Talking of quality, one of Mandarin Oriental Tokyo‘s finest selling points is its proximity to Sembikiya grocery store. Imagine, without going out to the street, being able to leave your luxury hotel to walk through its massive atrium to a display where every item is exquisitely laid out as an art work. Today they are celebrating strawberries, and the gal is able to walk around looking, and if she wanted, to sample. Young men are lovingly unpacking fruits from sturdy card crates that they immediately break down, for recycling. Each avocado has its own polystyrene ‘bed, as so they should at a whopping ¥10,800 each. There are musk melons, the cheapest of which is ¥10,800.
I go out to Nihonbashi, turn right and, after a couple of blocks, reach the Mitsukoshi store. I am in for another treat. This is a really old-fashioned department store, built around a central open atrium that soars up through seven floors. I take escalators all the way to the top, passing men’s wear, including lots of golf gear, and beds, with lots of men sprawled out horizontal, ostensibly seeing which mattress was best for sleeping (note, no women were trying beds but they were too busy, perhaps, having their faces made up at the Shisheido beauty counters down at ground level). Also down there, at entry point, there was a craft fair, with skilled practitioners doing cloissonerie and silver work.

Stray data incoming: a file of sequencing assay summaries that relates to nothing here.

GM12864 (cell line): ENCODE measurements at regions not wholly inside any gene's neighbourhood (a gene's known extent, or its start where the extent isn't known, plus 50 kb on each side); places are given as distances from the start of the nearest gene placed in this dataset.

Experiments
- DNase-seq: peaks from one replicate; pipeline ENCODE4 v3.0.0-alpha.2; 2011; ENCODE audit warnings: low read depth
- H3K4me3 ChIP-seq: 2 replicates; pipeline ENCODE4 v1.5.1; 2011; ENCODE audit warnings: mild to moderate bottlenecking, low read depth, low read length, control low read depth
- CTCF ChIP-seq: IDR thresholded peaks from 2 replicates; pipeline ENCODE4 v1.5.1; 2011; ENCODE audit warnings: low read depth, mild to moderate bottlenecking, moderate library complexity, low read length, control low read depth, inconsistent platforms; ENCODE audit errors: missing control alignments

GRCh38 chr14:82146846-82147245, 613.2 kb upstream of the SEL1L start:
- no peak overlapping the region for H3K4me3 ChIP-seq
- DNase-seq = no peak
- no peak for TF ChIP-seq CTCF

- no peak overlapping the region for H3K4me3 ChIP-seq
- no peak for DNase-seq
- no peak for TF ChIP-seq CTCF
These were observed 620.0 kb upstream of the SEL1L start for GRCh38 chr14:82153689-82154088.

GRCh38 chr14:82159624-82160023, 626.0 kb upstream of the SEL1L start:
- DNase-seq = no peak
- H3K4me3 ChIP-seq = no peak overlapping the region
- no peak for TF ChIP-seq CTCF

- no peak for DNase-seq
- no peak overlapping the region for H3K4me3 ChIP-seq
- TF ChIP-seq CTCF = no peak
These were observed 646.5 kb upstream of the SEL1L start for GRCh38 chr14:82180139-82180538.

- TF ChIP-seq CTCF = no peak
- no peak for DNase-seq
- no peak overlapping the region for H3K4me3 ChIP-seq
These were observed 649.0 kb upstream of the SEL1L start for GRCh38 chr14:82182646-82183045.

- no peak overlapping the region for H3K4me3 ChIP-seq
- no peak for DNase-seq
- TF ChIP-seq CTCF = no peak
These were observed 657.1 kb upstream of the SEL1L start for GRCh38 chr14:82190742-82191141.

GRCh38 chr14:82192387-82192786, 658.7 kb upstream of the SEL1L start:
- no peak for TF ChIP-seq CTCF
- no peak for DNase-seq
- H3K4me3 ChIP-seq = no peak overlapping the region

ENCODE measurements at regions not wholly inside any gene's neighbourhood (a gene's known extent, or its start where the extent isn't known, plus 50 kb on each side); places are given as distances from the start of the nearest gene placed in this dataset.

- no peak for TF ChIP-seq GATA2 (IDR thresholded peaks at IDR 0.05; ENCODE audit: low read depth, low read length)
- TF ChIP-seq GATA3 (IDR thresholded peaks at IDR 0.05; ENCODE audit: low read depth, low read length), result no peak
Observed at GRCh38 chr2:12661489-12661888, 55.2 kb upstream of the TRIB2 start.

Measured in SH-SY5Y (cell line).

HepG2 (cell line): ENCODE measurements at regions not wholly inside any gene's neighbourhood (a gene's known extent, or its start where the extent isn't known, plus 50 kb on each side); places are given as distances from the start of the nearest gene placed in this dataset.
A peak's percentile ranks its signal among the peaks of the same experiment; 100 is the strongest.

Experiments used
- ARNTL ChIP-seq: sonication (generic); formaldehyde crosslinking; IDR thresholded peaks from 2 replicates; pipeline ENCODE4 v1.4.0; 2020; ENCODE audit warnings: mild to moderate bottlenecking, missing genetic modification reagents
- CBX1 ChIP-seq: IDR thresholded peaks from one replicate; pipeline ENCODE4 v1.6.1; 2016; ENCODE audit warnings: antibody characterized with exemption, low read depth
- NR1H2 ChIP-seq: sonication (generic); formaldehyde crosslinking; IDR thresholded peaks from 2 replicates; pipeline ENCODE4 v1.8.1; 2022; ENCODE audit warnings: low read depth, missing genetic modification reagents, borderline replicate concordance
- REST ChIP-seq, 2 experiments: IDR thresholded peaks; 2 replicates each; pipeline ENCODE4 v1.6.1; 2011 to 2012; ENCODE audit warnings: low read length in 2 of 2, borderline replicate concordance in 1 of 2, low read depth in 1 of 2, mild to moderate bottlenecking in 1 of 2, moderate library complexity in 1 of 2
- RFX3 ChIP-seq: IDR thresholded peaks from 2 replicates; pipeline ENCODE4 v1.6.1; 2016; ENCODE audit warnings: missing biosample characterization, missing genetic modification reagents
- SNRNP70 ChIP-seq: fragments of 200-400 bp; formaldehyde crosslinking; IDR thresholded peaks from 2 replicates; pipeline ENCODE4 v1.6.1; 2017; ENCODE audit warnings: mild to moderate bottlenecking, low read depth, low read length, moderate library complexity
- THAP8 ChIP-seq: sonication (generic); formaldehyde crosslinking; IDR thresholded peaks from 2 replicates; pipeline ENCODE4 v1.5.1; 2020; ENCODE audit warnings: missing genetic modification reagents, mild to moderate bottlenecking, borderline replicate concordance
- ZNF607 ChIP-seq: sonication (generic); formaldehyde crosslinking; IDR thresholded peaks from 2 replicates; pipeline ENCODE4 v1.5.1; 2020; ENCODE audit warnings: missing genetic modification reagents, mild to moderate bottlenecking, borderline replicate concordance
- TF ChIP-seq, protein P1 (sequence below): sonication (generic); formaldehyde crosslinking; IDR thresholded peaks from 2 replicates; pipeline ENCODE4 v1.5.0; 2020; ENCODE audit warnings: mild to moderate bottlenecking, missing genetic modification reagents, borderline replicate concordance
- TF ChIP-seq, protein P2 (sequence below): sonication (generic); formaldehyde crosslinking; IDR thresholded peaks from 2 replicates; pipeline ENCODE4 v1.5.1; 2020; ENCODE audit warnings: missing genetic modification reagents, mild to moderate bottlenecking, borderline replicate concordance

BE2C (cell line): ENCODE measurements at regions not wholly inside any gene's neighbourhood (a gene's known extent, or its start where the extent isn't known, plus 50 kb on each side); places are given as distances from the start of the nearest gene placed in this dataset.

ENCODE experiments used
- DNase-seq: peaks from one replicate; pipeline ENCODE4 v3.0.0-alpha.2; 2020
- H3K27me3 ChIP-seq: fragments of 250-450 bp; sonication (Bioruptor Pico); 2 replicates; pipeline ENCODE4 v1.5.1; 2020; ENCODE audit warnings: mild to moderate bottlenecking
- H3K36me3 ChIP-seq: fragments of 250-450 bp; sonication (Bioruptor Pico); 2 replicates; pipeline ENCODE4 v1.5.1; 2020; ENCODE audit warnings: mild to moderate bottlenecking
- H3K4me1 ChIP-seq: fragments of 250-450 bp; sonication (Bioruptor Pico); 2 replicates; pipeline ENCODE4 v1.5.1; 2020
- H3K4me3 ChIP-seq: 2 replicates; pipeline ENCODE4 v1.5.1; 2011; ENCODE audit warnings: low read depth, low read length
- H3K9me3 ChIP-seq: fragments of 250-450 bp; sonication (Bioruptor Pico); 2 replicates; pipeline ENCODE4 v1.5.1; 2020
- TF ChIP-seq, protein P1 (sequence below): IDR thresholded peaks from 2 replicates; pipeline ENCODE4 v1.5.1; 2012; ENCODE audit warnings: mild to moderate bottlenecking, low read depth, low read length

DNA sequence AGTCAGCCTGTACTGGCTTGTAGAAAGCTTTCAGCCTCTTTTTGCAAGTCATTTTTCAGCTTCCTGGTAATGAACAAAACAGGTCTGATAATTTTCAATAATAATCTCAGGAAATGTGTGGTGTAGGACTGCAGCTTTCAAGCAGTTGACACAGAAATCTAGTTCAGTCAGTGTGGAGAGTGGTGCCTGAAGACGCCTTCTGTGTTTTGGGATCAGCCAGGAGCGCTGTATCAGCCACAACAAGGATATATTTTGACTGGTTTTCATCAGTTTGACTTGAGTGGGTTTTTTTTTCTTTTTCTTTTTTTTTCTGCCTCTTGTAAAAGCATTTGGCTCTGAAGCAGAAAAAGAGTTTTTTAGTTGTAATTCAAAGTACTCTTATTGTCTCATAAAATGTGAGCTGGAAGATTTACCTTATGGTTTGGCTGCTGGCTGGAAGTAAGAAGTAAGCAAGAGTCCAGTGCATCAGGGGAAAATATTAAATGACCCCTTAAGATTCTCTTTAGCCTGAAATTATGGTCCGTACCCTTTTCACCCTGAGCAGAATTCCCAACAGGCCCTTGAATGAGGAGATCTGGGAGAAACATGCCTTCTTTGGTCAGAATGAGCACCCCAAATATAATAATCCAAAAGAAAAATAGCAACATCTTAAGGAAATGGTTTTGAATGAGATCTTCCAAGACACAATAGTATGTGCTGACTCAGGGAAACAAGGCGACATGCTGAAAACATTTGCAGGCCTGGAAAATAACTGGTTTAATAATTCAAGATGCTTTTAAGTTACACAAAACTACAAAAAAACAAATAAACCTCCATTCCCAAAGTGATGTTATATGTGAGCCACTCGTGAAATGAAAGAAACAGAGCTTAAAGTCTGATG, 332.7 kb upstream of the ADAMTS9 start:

Soft music permeated throughout the store, and at one point I passed a talented young tuba player performing something delightfully classical. This really is a store for heightening the senses. A saké tasting is attracting a lot of interest, and quite a lot of purchases. I head out, past brightly coloured Kate Spade and MOMA handbags, and back to the beautiful Mandarin Oriental. A selection of green teas has been laid out – which one to choose? I also have a phial of Lohas oil, distilled from barley yeast. Following instruction, I pour said oil into a black ceramic dish for it to permeate all corners of room 3601.
The sun is setting and I get ready for dinner. From room 3601 I look out at skyscrapers around. The traffic is less obviously snarled than in past years. Is this a rarity or the norm?